Export of multi-listed domestic securities by private individuals
Up until a few years ago, South African residents who held shares listed on various exchanges, were not allowed to export their South African listed shares to another exchange. In Exchange Control Circular 5/2022 it was announced that the exporting of these dual/multi-listed securities would be allowed, in terms of amendments made to section B.2(B) of the Currency and Exchanges Manual for Authorised Dealers (AD Manual). Section B.2(B) now states that private individuals may, as part of their single discretionary allowance (SDA) and/or foreign capital allowance (FCA), export multi-listed domestic securities, subject to tax compliance and reporting to FinSurv via a central securities depository participant, in conjunction with an authorised dealer.
The reference to tax compliance appears to refer to section 9K of the Income Tax Act 58 of 1962 (Act), which came into effect in 2021 and states that a deemed disposal for capital gains tax purposes arises where a share is delisted from a South African exchange and listed on a foreign exchange.
From a practical perspective, an individual seeking to export shares to a foreign exchange using her annual SDA of R1 million would only need to approach her authorised dealer to assist them to obtain the necessary approval letter from FinSurv. An individual seeking to transfer listed shares worth more than R1 million would have to make use of her FCA and would have to obtain a tax compliance status letter from the South African Revenue Service (SARS) in this regard. The individual would potentially have to deal with the impact of section 9K of the Act in her application.
Online foreign exchange activities: Good news for the crypto asset industry
A notable announcement was made in Exchange Control 6/2022 to amend section B.2(B) of the AD Manual to expressly permit individuals to fund their online international trading accounts by using their SDA or FCA. However, individuals may not fund these international trading accounts using South African credit, debt and virtual card transfers. The use of these trading accounts to invest in crypto assets is expressly referred to in the amended section.
This announcement will be welcomed, especially by the crypto asset industry, as it provides much needed clarity. It appears that this amendment was made pursuant to the recommendation being made by the Intergovernmental Fintech Working Group (IFWG) in its position paper released in June 2021. It remains to be seen whether some of the IFWG’s other recommendations will be implemented, such as the proposal to include a BOP code specifically for crypto asset transactions.
In terms of Exchange Control Circular 8/2022, section B.2(B) of the AD Manual was further amended to state that FinSurv will now consider applications by private individuals who wish to invest in excess of their annual FCA limit of R10 million in different asset classes and that such offshore investments may also be made via a foreign domiciled and registered trust. The amendment states that this dispensation also applies to private individuals who have existing authorised foreign assets, irrespective of their value.
South African individuals making use of this dispensation must keep in mind that where funds are transferred to an offshore trust structure, either from South Africa or from an offshore account, they would still need to comply with South African tax law provisions applicable to loans and donations, depending on the nature of the transfer made.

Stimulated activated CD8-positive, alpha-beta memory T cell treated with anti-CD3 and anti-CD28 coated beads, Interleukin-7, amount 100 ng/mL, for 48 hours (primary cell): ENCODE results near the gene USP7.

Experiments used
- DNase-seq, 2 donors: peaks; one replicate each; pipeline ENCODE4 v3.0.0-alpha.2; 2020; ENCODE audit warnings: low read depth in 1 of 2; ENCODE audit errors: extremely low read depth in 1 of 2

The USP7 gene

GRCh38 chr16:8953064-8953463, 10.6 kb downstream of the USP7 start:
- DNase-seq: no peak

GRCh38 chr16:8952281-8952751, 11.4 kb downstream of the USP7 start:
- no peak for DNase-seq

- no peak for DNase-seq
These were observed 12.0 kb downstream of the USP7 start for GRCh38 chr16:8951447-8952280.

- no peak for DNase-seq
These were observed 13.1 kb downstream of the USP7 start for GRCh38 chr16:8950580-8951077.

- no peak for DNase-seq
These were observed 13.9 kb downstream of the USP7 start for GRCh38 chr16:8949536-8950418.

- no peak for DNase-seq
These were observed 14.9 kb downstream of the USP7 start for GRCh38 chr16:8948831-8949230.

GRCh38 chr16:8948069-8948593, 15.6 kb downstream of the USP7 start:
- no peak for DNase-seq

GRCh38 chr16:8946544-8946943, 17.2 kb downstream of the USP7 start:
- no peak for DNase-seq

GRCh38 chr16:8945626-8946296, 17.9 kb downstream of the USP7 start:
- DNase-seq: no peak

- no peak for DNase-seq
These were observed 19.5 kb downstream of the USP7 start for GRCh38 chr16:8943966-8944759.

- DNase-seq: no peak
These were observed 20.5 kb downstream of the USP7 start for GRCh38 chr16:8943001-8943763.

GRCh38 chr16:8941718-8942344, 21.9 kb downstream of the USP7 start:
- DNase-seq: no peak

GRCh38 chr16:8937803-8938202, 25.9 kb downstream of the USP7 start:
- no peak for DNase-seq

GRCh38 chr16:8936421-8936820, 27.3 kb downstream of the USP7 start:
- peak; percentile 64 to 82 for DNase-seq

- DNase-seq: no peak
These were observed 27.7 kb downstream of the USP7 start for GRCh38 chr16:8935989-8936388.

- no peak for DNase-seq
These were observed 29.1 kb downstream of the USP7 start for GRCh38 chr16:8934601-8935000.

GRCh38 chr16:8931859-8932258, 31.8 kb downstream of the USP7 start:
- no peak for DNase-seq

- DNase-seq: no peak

Foreign donations and inheritances
For a long time, there was a distinction to the rules applicable to the receipt of foreign donations and foreign inheritances. Whereas foreign inheritances from a bona fide non-resident state have been exempt from Exchange Control Regulations 6 and 7 for a few years, this did not apply to foreign donations. Pursuant to the amendment announced in Exchange Control Circular 7/2022, foreign donations are now also exempt from the obligations under Regulations 6 and 7, subject to the recipient complying with his tax obligations in this regard. This only applies to foreign donations received on or after 23 February 2022 and contraventions prior to this date would still need to be regularised.
In addition, South African residents may now also donate, lend or dispose of authorised foreign assets to other South African residents, subject to local tax disclosure and compliance by both parties.
In relation to the inheritance of foreign assets, South African residents inheriting foreign assets from a South African resident estate are now also exempt from Regulations 6 and 7, subject to local tax disclosure and compliance. As stated above, this previously only applied to foreign assets inherited from bona fide non resident estates. However, if the foreign assets held by the deceased were unauthorised assets, these assets must still be regularised with FinSurv.
Many of these changes follow the trend that seems to have started with the relaxation of loop structure rules – whereas regulatory oversight was exercised through exchange control rules it is now exercised through rules in tax legislation. This is evident from the fact that for each of the amendments discussed, exchange control relaxation occurs subject to the required tax disclosure and compliance taking place (except cases where a person only makes use of their SDA). It is thus anticipated that SARS may receive more tax compliance status letter applications under section 256 of the Tax Administration Act 28 of 2011, for individuals seeking to invest abroad using their FCA.